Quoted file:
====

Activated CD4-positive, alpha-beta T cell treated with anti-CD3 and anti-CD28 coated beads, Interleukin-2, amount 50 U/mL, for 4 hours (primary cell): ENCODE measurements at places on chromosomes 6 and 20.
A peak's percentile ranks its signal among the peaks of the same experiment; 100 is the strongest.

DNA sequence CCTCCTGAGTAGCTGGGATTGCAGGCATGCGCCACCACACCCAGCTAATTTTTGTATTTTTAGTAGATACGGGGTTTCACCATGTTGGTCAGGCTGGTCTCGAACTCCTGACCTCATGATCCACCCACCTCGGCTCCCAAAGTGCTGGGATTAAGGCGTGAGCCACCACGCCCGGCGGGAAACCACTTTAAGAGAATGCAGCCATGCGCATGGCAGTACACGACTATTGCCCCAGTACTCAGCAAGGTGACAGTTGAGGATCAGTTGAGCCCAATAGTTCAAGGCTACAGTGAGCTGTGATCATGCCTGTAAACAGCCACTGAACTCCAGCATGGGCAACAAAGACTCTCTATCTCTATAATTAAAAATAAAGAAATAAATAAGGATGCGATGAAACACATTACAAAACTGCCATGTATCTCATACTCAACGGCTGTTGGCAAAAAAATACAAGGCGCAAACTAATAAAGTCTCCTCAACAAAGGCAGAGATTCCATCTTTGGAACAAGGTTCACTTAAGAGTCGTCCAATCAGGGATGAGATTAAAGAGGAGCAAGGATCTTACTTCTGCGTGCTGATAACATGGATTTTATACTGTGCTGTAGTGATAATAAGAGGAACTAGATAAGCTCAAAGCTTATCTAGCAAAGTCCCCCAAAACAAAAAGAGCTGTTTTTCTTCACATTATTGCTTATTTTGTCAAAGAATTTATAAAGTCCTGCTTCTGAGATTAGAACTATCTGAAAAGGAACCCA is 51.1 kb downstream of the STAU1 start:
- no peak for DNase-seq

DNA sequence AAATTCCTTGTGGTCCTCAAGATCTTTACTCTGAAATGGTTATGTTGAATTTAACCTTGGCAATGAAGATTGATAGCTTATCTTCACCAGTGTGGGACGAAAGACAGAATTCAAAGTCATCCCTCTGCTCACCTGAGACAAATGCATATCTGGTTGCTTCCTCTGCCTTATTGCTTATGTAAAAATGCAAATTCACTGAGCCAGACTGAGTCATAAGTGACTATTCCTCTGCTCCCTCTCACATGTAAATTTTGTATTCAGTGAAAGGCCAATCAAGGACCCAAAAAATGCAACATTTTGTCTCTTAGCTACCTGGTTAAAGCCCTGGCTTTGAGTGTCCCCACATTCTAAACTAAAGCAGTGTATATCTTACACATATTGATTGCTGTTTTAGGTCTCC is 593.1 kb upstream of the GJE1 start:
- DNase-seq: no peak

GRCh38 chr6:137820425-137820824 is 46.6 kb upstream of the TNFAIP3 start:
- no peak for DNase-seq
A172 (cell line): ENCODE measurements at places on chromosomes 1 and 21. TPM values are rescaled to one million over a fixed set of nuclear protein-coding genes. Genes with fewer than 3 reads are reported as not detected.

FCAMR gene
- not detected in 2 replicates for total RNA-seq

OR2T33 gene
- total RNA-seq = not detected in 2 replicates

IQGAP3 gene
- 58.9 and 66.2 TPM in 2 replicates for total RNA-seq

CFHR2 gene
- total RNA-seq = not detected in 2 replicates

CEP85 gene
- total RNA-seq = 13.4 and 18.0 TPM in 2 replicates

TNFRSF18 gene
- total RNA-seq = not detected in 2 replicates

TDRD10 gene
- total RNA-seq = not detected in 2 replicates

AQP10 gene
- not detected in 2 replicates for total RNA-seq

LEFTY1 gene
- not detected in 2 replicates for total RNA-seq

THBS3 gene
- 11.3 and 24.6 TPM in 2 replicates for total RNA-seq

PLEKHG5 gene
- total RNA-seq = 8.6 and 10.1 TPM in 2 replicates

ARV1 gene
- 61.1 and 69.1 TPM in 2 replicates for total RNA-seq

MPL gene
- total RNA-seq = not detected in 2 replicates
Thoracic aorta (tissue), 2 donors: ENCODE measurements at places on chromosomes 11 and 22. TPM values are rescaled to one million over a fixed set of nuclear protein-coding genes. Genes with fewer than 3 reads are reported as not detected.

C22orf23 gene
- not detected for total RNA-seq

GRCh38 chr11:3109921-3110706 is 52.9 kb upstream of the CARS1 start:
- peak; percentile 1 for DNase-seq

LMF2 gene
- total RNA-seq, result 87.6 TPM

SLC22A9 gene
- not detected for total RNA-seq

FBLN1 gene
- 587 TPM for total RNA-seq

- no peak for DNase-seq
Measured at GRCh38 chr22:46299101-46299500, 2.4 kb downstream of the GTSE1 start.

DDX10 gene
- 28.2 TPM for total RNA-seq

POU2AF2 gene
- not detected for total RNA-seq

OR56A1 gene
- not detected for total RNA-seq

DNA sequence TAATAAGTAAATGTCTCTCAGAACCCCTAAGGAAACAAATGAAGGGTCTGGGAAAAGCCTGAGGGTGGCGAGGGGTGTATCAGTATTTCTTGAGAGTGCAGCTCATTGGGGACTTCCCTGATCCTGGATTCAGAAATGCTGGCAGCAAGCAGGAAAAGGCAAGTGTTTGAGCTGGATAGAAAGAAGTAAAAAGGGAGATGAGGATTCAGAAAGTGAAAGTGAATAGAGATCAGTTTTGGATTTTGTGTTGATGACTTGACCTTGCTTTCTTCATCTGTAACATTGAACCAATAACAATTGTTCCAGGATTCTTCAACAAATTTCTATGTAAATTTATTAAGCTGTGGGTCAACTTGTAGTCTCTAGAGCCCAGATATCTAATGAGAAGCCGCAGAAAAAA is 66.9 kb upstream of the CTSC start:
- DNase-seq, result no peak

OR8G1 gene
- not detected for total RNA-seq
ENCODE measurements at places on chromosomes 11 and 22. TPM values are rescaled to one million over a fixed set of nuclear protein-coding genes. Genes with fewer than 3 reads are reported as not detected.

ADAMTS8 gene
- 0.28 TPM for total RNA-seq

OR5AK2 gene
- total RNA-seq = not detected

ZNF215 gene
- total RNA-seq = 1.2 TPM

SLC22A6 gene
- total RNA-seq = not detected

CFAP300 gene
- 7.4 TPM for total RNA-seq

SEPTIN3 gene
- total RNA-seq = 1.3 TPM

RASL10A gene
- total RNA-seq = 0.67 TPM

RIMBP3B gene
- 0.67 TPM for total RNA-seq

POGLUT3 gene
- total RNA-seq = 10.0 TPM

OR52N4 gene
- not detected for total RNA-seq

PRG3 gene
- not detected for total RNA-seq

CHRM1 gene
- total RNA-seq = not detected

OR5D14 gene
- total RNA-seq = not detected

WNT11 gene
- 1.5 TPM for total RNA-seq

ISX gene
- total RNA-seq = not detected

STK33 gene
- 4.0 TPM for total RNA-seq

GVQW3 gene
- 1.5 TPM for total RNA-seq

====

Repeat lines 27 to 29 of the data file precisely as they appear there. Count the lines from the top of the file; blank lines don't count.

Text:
- not detected in 2 replicates for total RNA-seq

THBS3 gene
- 11.3 and 24.6 TPM in 2 replicates for total RNA-seq